We’ve been renovating my condo for a year and a half. It pains me to say this, as my husband and I thought it would be a 3-month job.
We’ve done some of the work ourselves and have hired out a few things to specialists, but the vast majority of the work has been done by our contractor, George. George has been in construction just about his whole life. He has built homes from the ground up. He knows everything. Electrical, plumbing, woodworking, you name it. He’s magical.
Throughout this project, my husband, Ed, has been George’s apprentice. Ed is a pretty handy guy to begin with, but he’s learned so much from working with George. Ed is the most meticulous person you’ll ever meet. If something is a millimeter off, it will drive him insane. He will go nuts over a scratch or a smudge that I can’t even see. He wants everything to be just so.
In front of our house, a few stairs come up from the street to our front porch and front door. Under those stairs is a strange space that doesn’t really have much of a purpose right now. We got the idea to clear it out and make a little wine room with a wet bar. The first step was to build a reservoir for the future sink we’d install, add some plumbing and then pour a concrete floor.
I was honestly in shock watching this process take place. You feel like it should be so official. That there’s a right piece of equipment to use for this reservoir and a right way to attach the piping. Maybe even an Ikea-style kit for putting this thing together. Nope.
They used a bucket. One of those orange 5-gallon buckets you get a home depot. They cut some holes in it to attach some pvc pipes and caulked around the edges to make it waterproof. No offense to Ed and George, but this thing looked like a kid’s science fair project. And not even a good one.
But it worked just fine.
When I took a second to relax the look of shock from my face and reflect a bit, I started to realize that this is what I do at work too. And what I am constantly talking to my team about.
We all want there to be a right way to do things. We want insights to the nth degree before building the marketing campaign. We want 40 years of historical data before building the budget. We want the Ikea kit to help us build the new product. We want the perfect solution to execute or automate the process. But that’s just not reality.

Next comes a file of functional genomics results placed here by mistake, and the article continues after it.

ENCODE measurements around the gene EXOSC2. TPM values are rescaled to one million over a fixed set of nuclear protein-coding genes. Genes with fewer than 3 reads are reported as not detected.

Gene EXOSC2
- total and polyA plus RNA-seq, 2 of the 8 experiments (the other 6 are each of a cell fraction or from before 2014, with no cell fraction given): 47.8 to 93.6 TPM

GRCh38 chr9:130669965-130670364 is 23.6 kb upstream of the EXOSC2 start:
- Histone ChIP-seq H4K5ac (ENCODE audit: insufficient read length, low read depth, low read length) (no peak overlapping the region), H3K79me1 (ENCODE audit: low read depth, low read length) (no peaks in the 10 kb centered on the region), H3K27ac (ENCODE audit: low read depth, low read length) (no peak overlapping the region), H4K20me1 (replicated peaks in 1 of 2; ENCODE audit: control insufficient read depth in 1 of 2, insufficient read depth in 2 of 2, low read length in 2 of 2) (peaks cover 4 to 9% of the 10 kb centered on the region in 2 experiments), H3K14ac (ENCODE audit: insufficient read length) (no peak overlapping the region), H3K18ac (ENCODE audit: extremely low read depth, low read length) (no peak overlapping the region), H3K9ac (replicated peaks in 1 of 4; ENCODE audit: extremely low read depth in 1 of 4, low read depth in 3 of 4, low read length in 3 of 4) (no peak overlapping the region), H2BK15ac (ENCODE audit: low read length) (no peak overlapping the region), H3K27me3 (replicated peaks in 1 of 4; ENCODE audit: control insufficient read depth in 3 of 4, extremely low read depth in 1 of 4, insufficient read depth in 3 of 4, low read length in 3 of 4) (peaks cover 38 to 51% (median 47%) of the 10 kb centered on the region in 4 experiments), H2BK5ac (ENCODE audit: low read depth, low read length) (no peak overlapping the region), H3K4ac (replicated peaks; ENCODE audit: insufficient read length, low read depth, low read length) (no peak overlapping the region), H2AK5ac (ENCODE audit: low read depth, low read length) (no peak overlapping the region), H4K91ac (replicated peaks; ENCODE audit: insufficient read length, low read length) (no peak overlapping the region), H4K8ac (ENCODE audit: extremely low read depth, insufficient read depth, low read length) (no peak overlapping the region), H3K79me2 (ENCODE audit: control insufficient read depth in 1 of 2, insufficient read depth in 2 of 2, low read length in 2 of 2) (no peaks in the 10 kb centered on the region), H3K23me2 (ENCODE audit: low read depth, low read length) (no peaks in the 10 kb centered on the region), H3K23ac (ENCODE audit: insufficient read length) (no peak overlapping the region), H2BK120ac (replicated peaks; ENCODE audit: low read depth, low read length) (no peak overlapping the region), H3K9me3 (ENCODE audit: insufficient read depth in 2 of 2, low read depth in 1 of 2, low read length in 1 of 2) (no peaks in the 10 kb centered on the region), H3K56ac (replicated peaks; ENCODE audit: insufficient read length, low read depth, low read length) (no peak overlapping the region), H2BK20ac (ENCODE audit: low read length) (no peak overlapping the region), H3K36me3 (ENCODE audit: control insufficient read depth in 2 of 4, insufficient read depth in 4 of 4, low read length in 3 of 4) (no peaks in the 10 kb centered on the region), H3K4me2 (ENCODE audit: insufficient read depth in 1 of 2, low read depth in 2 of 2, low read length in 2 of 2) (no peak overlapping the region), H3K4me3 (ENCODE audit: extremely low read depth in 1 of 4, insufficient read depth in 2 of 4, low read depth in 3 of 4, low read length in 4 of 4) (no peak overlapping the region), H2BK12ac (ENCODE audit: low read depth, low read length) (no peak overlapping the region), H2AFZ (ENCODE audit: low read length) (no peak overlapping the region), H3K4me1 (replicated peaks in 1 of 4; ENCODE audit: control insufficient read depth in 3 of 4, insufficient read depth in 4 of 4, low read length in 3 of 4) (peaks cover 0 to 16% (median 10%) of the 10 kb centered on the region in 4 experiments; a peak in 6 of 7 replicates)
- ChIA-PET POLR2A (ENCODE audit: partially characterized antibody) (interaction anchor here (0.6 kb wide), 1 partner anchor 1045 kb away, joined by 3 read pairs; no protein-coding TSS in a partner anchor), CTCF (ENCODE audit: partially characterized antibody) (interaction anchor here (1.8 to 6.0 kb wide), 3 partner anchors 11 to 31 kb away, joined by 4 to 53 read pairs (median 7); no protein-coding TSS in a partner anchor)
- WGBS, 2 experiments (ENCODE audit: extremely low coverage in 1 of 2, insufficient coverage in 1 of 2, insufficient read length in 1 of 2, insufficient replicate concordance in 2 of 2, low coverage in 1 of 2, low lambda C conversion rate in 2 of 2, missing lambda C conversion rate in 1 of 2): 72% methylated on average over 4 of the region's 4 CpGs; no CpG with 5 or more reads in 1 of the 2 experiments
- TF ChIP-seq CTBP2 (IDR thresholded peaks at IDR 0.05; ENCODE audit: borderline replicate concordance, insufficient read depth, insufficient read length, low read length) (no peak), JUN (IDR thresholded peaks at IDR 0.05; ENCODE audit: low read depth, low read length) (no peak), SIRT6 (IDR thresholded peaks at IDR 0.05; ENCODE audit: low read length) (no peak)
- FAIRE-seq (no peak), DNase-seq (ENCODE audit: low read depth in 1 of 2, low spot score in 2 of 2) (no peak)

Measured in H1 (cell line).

We don’t have the time or money for the level of research we want to do. We’ve only been around for 6 years and each has been so different, so we just don’t have the historicals we’d want. No technology exists to do the thing we’re trying to do, so a frankenstein solution may be our best bet. Just like with building the house, so much comes down to accepting that there’s no perfect solution and having the courage to go for it anyway.
Here’s what I’ve learned from building my business and from George:
1. Rely on principles and frameworks, not memorization.
While the bucket solution may have looked haphazard, it wasn’t a random guess. There needed to be something to collect water, a tube for the water to flow and a mechanism to seal it. Though they creatively put something together with materials we could easily acquire that would meet our needs, there was a thorough understanding of the physics at play and the systems required to meet the goal. I’m not saying you should go making stuff up and entirely winging it. Learn principles, learn history, understand best practices and methodologies. And then use the resources you have to create a solution that works for you and your business. Don’t completely wing it, and also don’t try to memorize exactly what worked someplace else and expect it to work for you too. Understand theory and then adapt.